The convenience of buying almost anything from online stores will mainly drive a continuous flow of investments in e-commerce in the next five years, mainly driven by the millennial population.
For example, brick-and-mortar stores in the U.S. have struggled since the prevalence of digital shopping among consumers. Share prices of real estate investment trusts such as Regency Centers and Kimco Realty further validate this, as their stocks have plummeted between 20% and 40% over the last year.
While it is true that physical stores have recently suffered business losses, e-commerce will not displace all traditional retail shops anytime soon. Luxury malls, for instance, are expected to buck a downward trend. The reason behind this involves consumers that still choose to visit a store in person to buy designers bags or jewelry.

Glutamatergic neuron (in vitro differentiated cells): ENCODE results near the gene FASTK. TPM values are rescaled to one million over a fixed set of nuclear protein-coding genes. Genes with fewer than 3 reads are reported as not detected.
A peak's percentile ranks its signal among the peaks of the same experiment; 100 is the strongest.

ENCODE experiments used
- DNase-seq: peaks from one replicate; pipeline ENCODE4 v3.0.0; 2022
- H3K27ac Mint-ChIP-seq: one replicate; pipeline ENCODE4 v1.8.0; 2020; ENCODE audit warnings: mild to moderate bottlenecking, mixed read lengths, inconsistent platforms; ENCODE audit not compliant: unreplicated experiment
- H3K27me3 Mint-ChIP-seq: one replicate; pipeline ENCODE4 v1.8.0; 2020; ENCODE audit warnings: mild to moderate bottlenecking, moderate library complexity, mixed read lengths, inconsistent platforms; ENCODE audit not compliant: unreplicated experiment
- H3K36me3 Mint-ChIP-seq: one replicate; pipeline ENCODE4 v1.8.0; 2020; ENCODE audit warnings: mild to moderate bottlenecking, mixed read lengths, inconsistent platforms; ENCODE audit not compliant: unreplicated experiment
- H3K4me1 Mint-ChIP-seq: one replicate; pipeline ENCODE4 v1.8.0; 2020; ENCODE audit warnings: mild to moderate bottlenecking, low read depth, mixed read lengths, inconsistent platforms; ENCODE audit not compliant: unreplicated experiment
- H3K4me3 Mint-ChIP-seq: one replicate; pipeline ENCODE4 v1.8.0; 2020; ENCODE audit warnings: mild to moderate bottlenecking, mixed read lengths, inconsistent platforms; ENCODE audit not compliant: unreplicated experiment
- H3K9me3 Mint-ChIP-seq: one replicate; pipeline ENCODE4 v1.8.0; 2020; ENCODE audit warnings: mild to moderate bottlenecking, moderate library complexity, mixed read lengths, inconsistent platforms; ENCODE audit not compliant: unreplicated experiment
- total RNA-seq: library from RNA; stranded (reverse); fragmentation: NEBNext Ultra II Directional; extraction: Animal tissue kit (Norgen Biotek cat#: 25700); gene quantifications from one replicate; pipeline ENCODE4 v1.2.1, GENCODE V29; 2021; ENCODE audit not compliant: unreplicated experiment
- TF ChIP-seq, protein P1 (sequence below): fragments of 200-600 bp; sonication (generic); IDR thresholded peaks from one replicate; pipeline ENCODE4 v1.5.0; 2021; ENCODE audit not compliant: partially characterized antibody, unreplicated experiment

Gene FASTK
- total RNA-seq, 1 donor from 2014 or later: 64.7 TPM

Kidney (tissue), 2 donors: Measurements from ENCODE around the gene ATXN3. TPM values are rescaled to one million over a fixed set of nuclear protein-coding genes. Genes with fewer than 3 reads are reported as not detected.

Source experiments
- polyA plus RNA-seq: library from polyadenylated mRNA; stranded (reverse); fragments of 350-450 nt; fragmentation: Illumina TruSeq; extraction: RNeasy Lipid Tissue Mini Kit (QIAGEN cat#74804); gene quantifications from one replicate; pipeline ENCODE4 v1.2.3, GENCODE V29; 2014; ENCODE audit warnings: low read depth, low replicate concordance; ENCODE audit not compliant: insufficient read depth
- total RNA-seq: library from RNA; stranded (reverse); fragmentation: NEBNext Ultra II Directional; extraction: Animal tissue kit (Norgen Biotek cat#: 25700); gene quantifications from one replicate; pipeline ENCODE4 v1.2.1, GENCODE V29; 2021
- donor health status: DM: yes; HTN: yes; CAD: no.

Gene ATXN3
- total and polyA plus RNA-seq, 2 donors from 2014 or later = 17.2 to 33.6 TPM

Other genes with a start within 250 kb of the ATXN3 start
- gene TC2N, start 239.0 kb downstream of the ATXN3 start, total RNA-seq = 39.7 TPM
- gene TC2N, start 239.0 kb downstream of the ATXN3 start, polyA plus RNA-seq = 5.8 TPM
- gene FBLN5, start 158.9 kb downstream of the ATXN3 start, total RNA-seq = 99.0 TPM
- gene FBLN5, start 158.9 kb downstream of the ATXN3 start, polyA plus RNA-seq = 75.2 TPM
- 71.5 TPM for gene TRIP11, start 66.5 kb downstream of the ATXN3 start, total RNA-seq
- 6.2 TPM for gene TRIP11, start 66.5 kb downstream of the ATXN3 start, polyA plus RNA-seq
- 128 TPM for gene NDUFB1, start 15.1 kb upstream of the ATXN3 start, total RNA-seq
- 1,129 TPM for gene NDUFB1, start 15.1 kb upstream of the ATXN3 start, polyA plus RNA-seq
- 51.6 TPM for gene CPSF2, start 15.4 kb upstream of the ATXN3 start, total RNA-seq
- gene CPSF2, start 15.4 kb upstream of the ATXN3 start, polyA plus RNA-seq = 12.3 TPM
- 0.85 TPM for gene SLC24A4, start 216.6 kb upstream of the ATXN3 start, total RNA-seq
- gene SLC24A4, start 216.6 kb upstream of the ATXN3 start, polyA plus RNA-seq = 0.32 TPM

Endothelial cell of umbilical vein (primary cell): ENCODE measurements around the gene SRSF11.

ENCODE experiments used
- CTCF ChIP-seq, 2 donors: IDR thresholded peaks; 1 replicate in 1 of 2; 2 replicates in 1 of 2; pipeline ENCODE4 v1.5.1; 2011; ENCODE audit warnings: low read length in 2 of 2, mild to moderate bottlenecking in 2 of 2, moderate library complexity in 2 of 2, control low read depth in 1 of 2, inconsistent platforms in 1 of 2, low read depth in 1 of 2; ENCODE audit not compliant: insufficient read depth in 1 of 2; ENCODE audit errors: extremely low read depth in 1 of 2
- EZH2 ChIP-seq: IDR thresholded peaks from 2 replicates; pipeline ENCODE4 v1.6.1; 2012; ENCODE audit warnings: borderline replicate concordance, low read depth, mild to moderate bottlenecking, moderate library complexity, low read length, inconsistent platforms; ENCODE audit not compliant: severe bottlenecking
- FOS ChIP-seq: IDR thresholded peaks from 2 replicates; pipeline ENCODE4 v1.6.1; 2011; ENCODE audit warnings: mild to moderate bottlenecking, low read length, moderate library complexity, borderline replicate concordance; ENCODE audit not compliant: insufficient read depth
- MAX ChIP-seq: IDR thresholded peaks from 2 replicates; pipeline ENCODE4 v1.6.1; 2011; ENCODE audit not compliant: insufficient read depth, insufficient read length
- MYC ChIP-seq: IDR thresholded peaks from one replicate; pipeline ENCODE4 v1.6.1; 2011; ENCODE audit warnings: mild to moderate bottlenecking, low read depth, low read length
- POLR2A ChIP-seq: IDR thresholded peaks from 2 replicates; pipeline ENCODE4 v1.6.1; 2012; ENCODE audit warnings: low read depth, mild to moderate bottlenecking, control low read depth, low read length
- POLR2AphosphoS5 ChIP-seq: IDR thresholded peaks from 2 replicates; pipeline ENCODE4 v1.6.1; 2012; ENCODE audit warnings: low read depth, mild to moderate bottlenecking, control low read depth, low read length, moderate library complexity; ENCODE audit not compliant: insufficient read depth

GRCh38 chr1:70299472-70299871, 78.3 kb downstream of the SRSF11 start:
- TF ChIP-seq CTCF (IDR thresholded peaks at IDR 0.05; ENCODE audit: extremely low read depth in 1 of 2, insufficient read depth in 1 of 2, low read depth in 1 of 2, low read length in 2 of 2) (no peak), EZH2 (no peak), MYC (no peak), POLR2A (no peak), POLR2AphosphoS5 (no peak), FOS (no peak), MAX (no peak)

Other than that, most shoppers will likely choose to transact with online retailers. The experts at PriceManager explain that this trend emphasizes the need for e-commerce firms to implement competitive strategies, including a map pricing policy.
As competition becomes tighter among online retailers, the importance of tracking your competitors’ prices becomes greater than ever. Physical retail chains are adapting to this trend as well. Costco Wholesale Corp. serves as an example. A study showed that prices on the retail giant’s website are 17% lower than listed prices on Amazon.com.
BMO Capital Markets based its analysis on 54 products found on Costco in-club, Costco online and Amazon. Still, Costco will need to use other pricing strategies even if has enough resources to compete with Amazon, as due to the former’s relatively weak e-commerce presence for now.
Online businesses need to stay competitive with the booming e-commerce industry, despite the growth forecast. Consumers may continue to patronize online shopping, yet this will not matter if they always seek the products or services of your competitors.